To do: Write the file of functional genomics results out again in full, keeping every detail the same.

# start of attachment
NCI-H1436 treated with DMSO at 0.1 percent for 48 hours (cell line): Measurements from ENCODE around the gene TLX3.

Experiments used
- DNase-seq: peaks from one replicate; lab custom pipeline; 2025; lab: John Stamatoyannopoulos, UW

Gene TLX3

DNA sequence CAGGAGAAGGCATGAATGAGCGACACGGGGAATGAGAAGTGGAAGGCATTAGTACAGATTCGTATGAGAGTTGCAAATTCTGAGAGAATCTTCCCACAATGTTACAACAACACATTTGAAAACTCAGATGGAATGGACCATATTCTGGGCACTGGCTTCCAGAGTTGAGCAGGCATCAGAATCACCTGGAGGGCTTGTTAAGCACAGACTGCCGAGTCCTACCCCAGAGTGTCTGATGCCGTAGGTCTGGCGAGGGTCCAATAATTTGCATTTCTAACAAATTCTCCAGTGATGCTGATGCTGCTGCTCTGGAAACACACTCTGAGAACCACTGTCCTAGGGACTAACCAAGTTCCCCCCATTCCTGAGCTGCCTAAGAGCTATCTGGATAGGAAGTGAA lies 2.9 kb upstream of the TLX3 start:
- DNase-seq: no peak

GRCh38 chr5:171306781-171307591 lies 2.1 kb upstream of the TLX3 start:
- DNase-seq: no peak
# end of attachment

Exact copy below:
NCI-H1436 treated with DMSO at 0.1 percent for 48 hours (cell line): Measurements from ENCODE around the gene TLX3.

Experiments used
- DNase-seq: peaks from one replicate; lab custom pipeline; 2025; lab: John Stamatoyannopoulos, UW

Gene TLX3

DNA sequence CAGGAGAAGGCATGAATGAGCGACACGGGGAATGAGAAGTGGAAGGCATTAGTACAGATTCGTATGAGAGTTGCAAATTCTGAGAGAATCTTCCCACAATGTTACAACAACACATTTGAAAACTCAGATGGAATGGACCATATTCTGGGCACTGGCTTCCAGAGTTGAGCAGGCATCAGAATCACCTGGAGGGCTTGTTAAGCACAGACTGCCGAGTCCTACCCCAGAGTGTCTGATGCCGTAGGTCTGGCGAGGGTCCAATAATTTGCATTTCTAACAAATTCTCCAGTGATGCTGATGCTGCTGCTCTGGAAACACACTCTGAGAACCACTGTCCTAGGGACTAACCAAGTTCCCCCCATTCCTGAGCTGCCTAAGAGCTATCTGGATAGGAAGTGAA lies 2.9 kb upstream of the TLX3 start:
- DNase-seq: no peak

GRCh38 chr5:171306781-171307591 lies 2.1 kb upstream of the TLX3 start:
- DNase-seq: no peak